Air Force Gears Up for a Potential War in Space


Deborah Lee James and Gen. John Hyten

COLORADO SPRINGS, Colo. -- The Air Force is making preparations for a conflict on Earth that escalates into space, senior leaders said April 15.

Space systems are facing "advanced demonstrated and evolving threats," Deborah Lee James, secretary of the Air Force, said at the Space Symposium. There is a potential for "hostile actors" in the domain and the service must "have a new mindset when it comes to space," she added.

"The Chinese have continued to test [anti-satellite weapons] since the year 2007," she said in a speech. That was when it destroyed one of its own defunct spacecraft with an anti-satellite missile and left a debris field with some 3,000 pieces that will remain in orbit for years to come.

"There have been additional tests that didn't destroy a satellite since that time. The testing has continued so that is an ongoing concern, something that we are watching," she told reporters later.

Russia is also a cause for concern, she added.

"We need to be ready. We must prepare for the potentiality of conflict that might extend from Earth one day into space," she said.

Last year, the Defense Department conducted a strategic review of the space portfolio. One conclusion was that current space systems were designed in an era when space was not contested or congested. "This is no longer the case," James said.

"We need to ensure that our mission can get done despite what could be a very challenging environment in space to include challenges of one day having warfare effects in space," James said. "We must not let potential adversaries ever deny us the use of space."

The review also concluded that the Air Force must improve its space situational awareness. "Knowledge is power and we need ever improved eyes in the sky," she said.

"We will invest in our training, doctrine and tactics," she said. U.S. Strategic Command is creating the joint space doctrine and tactics forum to address this.  "There will be investments in modeling and simulation, training and operational exercises."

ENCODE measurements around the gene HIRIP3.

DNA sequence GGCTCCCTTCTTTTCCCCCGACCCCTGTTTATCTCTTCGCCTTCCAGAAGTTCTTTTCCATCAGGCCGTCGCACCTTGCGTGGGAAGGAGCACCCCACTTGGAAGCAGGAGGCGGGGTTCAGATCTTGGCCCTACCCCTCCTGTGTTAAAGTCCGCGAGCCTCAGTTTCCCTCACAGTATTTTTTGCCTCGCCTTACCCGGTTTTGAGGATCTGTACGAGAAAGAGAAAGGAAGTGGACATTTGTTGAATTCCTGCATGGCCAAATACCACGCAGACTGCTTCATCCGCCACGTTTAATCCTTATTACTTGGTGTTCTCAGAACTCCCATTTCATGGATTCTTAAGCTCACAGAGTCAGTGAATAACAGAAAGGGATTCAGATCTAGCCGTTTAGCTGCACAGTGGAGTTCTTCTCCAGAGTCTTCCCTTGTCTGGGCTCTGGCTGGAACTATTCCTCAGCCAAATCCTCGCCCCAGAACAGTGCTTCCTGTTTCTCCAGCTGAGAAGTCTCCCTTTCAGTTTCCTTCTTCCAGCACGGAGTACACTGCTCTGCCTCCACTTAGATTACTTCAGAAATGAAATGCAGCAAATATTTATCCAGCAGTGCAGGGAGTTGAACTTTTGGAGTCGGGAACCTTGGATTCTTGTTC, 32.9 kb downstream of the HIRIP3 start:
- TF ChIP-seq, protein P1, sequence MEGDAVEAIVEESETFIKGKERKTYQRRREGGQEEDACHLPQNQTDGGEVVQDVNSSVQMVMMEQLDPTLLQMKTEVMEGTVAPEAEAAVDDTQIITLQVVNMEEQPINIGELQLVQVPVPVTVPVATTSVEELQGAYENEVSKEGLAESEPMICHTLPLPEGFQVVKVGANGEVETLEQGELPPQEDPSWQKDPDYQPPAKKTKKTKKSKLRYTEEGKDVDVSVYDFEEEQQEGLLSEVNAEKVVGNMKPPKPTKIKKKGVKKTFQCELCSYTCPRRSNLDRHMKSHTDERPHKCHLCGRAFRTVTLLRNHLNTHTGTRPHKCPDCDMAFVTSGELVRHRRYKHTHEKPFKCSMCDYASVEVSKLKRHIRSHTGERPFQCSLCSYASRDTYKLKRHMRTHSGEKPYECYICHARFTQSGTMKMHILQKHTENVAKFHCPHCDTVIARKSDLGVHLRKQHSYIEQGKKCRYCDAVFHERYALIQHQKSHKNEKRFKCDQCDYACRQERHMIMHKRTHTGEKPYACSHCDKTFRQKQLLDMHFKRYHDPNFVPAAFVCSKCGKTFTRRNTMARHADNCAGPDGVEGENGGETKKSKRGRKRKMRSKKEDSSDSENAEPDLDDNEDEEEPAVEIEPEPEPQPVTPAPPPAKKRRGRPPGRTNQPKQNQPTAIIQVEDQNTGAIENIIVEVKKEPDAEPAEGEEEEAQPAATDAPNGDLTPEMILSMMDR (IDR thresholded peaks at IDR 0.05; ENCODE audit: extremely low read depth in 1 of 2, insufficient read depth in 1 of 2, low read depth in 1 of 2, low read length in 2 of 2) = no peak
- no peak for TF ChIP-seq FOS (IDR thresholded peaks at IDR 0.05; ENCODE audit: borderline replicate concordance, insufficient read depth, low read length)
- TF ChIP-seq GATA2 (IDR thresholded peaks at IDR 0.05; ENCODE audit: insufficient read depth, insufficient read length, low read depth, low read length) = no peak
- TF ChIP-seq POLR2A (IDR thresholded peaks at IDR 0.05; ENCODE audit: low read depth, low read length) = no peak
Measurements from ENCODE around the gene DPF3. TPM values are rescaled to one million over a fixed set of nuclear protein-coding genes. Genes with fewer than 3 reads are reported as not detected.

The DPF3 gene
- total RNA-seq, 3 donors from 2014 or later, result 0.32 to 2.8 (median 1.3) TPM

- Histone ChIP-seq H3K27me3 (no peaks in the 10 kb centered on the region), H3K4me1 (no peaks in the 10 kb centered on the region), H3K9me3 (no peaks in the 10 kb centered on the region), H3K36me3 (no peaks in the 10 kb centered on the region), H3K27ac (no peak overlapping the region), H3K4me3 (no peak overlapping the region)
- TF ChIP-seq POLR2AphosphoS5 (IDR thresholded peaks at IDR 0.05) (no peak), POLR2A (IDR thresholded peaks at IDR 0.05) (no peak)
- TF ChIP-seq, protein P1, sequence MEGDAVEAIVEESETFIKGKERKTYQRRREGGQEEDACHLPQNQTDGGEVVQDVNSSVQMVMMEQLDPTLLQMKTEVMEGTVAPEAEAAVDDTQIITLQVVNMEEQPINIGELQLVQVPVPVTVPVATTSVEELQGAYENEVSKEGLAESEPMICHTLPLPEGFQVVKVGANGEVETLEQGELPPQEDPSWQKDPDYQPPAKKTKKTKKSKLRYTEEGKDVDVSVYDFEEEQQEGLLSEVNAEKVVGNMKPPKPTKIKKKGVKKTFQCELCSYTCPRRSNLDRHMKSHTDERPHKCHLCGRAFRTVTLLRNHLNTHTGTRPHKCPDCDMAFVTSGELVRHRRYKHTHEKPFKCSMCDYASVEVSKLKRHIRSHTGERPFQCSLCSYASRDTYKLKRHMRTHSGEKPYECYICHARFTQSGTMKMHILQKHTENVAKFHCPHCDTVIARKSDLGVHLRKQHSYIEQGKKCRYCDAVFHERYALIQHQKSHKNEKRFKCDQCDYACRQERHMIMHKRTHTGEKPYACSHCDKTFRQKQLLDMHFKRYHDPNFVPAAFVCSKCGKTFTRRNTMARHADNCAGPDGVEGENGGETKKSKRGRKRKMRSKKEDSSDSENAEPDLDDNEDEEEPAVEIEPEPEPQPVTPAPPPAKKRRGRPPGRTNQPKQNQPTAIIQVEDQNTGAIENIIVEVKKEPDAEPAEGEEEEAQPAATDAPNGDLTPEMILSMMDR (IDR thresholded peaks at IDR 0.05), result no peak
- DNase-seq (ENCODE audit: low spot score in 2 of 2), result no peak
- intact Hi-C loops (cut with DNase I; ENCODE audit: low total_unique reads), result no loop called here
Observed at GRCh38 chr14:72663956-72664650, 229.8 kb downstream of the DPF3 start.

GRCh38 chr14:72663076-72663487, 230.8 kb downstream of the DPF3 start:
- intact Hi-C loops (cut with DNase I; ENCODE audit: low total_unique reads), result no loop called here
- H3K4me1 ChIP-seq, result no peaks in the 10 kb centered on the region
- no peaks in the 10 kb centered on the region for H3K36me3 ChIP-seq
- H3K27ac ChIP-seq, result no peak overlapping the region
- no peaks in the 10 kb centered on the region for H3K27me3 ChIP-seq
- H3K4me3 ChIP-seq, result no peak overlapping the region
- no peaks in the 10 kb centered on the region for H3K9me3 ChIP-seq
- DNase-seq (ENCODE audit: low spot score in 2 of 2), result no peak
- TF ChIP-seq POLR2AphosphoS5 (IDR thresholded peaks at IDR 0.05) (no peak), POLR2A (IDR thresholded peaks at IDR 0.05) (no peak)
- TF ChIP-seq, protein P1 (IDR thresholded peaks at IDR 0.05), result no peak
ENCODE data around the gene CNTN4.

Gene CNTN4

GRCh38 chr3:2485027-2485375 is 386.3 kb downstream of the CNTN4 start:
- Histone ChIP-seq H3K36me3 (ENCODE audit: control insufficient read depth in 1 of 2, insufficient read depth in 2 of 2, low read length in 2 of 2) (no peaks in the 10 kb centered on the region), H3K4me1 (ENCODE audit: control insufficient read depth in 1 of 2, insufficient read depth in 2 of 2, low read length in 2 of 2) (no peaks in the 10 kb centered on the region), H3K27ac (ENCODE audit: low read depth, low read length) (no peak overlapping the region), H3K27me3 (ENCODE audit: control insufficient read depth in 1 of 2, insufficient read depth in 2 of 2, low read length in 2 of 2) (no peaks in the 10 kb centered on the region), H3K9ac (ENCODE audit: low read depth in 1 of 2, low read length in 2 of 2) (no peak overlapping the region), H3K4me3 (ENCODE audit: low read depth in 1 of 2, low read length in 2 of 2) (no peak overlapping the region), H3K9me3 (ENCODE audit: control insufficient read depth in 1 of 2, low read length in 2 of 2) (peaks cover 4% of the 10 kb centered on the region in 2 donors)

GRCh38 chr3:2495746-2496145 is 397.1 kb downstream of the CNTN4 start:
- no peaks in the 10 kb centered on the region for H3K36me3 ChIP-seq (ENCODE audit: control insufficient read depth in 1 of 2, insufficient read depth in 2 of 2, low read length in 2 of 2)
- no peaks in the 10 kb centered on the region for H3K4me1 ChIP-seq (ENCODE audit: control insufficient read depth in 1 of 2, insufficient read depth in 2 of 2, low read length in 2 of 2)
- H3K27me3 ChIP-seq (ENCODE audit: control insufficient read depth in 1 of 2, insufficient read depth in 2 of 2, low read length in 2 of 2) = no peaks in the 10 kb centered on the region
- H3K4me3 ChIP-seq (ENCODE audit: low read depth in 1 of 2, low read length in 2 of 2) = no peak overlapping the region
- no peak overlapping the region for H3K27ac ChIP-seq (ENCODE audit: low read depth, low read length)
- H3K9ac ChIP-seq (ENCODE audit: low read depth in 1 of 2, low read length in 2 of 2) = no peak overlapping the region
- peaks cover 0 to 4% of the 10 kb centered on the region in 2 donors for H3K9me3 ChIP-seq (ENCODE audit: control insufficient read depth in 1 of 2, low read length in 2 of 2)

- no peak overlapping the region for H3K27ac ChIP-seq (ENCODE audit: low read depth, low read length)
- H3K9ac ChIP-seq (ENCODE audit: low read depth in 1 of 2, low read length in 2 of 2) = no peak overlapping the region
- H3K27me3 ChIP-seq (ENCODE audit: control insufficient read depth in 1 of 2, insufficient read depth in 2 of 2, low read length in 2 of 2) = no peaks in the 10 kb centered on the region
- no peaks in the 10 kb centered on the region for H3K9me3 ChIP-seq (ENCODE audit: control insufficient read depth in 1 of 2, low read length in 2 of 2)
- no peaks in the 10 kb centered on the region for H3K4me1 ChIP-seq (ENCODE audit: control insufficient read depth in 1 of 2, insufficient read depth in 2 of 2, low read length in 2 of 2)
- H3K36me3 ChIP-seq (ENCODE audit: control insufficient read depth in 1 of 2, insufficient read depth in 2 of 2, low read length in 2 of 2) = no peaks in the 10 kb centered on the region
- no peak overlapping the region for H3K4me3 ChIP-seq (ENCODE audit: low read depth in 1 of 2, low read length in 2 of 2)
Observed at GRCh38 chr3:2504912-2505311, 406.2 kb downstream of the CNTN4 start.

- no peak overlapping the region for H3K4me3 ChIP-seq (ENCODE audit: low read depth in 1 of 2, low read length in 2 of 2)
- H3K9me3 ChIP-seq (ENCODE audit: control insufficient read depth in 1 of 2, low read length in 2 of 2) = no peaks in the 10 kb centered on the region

"If we have any non-space people in the audience, people who are involved in other aspects of the military, you're probably thinking, 'modeling and sim? Training. Exercises. This is what we do in every part of the military.' And you're right. It is. We need to do this now increasingly in space."

This will be a substantial culture change, which can be the most difficult aspect to alter in the military, James said. "But we have to stick with it."

Further, the Air Force is investing in defense capabilities such as detecting satellite jamming and pinpointing where it is coming from. It is also important to boost space situational awareness, she added.

Two geosynchronous space situational awareness program vehicles, better known as G-SSAP, launched in July 2014. They are observing satellites in geosynchronous orbit and look for unusual activity. They have the ability to maneuver around to investigate other satellites. "We think of this as our Neighborhood Watch program," she said. The space fence, a ground-based radar system that can detect spacecraft and debris, should be completed by 2019, she added.

Air Force Space Command Commander Gen. John Hyten said during a press conference, "We have a responsibility to defend against all threats. That's what our job is. ... There is no doubt we have seen threats appear in the last decade, and we have to be prepared to respond to those threats. It's that simple."

He declined to speak about U.S. offensive capabilities in space. "We are not going to talk about offensive capabilities, but we will develop and continue to operate capabilities to defend ourselves."
Less than one year after China demonstrated its ability to destroy a satellite in low-Earth orbit, the U.S. Navy shot down an errant National Reconnaissance Office satellite that was going to de-orbit. The government denied that it was a response to the Chinese test.  

"We will not get bested in space," Hyten said.

Topics: Space

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